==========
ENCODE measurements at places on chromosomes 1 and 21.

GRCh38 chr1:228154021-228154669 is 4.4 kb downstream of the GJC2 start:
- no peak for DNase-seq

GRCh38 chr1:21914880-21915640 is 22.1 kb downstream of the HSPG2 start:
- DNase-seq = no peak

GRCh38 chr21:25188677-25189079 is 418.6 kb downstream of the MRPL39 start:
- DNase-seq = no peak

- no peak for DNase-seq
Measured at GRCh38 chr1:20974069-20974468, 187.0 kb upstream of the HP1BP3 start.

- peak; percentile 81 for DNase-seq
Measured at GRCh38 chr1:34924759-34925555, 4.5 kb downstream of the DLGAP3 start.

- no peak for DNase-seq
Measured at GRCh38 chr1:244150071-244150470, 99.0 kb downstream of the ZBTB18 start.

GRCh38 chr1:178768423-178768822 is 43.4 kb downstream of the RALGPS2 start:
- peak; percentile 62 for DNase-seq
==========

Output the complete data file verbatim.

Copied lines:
ENCODE measurements at places on chromosomes 1 and 21.

GRCh38 chr1:228154021-228154669 is 4.4 kb downstream of the GJC2 start:
- no peak for DNase-seq

GRCh38 chr1:21914880-21915640 is 22.1 kb downstream of the HSPG2 start:
- DNase-seq = no peak

GRCh38 chr21:25188677-25189079 is 418.6 kb downstream of the MRPL39 start:
- DNase-seq = no peak

- no peak for DNase-seq
Measured at GRCh38 chr1:20974069-20974468, 187.0 kb upstream of the HP1BP3 start.

- peak; percentile 81 for DNase-seq
Measured at GRCh38 chr1:34924759-34925555, 4.5 kb downstream of the DLGAP3 start.

- no peak for DNase-seq
Measured at GRCh38 chr1:244150071-244150470, 99.0 kb downstream of the ZBTB18 start.

GRCh38 chr1:178768423-178768822 is 43.4 kb downstream of the RALGPS2 start:
- peak; percentile 62 for DNase-seq